About an hour ago, a reporter for a cable-only TV news station in Ohio tweeted that Mitt Romney has told him in a yet-to-air interview that he opposed the Blunt amendment, which would allow employers to refuse to provide health insurance policies that cover contraception and other matters of conscience. Opposition to the Blunt amendment by Romney would mark a sharp break from the current orthodoxy of national Republicans, but it’s not entirely clear yet what Romney said.... [T]he campaign is saying Romney in fact supports the Blunt amendment.Now it may be true that the tape will show that Romney is consistent in his support for the Blunt amendment, but this story has traction because nobody knows when Romney is sincere - when he's telling the truth, when he's flip-flopping, or when he's outright lying. Well, maybe Romney knows, but sometimes I'm not so certain even of that.
The other interesting aspect, though, is how Romney has hurt his credibility by claiming to pass every Republican litmus test, no matter that he is on the record at one point or another taking something close to an opposite stance on pretty much every litmus test issue. Romney seems to buy into the theory that he can run to the right in the primary, then pull back to a more centrist stance in the general election. I think that was more true in the past, before the ease of videotaping and the rapid online distribution of video clips highlighting contradictions, but I'll agree that at some level it's not an unreasonable assumption. People who vote in primaries tend to be more polemic than those who do not, but you need the larger population of voters to support you once you're nominated.
But here's Romney's miscalculation: Running to the right has not helped him, because the people in the "Can't we find anybody but Romney" camp don't trust him. There are few voters outside of the social conservative camp that is currently hoping for a Santorum victory who will care that Romney supports the Blunt amendment, but there are plenty of moderate Republicans and Republican-leaning independents who support insurance coverage for birth control, or who get their birth control through employer-sponsored health insurance. Romney's position certainly can't help him with moderate female voters - would you trust him to do anything to protect women's rights?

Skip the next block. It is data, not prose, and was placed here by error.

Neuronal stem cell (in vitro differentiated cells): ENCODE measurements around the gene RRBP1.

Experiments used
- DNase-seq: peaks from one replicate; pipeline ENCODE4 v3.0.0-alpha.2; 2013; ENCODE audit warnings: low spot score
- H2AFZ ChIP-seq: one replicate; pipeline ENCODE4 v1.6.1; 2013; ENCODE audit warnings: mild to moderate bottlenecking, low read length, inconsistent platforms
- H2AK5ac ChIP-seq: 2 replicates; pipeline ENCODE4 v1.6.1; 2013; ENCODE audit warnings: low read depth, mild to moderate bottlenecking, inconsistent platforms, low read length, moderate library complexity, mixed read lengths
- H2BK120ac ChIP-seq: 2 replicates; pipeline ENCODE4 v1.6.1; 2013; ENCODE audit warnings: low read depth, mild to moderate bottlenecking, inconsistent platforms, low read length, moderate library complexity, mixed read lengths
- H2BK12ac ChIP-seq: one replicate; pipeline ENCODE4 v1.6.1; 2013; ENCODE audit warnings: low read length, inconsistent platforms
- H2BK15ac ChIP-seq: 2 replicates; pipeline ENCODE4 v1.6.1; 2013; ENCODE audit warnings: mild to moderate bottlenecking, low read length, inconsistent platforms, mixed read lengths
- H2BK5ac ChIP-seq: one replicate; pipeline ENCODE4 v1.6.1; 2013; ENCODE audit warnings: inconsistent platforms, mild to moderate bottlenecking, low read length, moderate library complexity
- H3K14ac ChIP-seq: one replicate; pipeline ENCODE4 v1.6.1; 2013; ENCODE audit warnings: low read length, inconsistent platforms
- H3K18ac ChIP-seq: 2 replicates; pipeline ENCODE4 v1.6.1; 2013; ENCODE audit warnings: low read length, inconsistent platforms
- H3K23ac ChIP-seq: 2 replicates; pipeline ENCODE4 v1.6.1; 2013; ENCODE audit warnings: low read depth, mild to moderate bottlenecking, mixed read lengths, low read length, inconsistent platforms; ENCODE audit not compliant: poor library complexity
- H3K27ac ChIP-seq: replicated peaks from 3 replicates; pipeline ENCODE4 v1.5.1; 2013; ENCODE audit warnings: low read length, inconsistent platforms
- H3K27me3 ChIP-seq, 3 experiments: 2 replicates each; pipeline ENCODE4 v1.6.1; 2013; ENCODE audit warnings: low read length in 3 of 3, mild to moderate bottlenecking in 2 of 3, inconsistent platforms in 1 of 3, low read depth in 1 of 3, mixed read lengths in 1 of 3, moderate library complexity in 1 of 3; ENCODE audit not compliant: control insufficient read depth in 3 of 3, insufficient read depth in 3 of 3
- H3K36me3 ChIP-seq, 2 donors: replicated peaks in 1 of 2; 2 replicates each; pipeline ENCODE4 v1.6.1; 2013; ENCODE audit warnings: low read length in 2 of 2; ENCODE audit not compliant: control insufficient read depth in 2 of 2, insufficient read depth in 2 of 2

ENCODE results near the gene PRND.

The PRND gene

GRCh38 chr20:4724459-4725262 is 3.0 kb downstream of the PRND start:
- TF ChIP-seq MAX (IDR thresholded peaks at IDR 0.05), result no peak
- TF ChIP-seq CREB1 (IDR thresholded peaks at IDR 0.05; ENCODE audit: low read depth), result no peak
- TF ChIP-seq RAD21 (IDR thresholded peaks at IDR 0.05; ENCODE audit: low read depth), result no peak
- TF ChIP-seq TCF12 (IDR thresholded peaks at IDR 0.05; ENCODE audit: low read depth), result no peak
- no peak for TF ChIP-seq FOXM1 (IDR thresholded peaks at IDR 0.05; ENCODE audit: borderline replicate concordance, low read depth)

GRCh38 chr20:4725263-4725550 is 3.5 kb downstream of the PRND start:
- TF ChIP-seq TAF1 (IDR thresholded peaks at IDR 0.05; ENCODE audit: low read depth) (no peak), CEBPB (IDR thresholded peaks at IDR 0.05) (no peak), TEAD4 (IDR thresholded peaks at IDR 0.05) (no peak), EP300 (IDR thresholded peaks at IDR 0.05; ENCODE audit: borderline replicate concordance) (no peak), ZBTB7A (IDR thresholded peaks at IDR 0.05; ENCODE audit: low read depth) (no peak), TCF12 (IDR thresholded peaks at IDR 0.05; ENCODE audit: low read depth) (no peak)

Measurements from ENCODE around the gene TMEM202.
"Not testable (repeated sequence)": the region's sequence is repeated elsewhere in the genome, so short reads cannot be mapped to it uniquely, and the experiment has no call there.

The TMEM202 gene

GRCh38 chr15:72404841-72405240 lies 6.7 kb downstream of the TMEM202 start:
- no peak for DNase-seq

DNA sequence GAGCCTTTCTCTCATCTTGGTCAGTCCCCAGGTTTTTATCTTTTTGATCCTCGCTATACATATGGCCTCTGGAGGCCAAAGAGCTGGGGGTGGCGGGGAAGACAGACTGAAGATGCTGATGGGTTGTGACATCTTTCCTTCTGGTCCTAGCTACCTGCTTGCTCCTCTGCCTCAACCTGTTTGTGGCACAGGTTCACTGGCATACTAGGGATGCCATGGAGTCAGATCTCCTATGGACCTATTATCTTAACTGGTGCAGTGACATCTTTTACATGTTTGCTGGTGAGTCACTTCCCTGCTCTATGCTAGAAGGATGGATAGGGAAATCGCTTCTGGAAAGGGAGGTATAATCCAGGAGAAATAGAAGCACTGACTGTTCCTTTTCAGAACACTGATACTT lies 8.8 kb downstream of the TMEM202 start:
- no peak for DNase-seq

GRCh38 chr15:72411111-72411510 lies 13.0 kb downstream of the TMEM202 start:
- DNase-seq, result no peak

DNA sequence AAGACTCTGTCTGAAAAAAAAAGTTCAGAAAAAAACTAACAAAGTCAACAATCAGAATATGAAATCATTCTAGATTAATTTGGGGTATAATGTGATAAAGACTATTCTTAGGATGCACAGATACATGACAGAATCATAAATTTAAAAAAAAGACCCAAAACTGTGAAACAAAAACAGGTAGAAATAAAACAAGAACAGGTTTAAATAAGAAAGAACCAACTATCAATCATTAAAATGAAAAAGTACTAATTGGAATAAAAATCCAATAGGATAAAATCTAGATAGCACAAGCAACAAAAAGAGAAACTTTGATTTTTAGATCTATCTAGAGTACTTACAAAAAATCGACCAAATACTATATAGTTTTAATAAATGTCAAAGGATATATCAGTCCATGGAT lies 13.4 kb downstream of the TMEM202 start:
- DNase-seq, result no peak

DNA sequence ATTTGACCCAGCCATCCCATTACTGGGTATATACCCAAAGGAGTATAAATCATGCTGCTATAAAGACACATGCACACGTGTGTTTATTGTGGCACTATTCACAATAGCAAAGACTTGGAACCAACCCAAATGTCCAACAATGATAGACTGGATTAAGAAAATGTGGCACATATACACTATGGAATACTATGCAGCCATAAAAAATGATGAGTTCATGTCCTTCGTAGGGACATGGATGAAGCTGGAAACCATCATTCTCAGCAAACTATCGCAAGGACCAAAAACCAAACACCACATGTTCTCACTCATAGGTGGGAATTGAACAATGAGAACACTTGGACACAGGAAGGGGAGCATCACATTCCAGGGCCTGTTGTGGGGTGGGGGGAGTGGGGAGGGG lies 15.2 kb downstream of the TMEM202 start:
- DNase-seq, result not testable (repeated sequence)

Had Romney run as an honest politician, one who ran a center-right campaign with a moderate tone on social conservatism, would his present position be materially different? Even if we assume that his flip-flops on socially conservative issues, the ones that coincidentally lead to Romney's near-perfect alignment with the latest opinion polls of likely primary voters, he has demonstrated that perception is more important than reality. The religious right believes he's a moderate Republican who is possibly somewhat progressive on social issues. Republican-leaning independents and conservative Democrats hope that he's a moderate Republican who is possibly somewhat progressive on social issues. But pretty much everybody thinks he's lying.
By running as the person everybody hopes or believes him to be, he might not only have avoided looking like a mendacious demagogue, he might have worn out the opposition - once the first few woefully inadequate opponents had their day in the sun and it was clear that Romney was going to defeat them despite his admittedly socially moderate views, I suspect that it would have taken the wind out of the anti-Romney movement. But even if I'm wrong, it's difficult for me to see how he would be harmed by professing positions on the issues that key voter blocks believe he holds and being viewed as principled, as opposed to taking positions that both alienate the center and make him look habitually dishonest.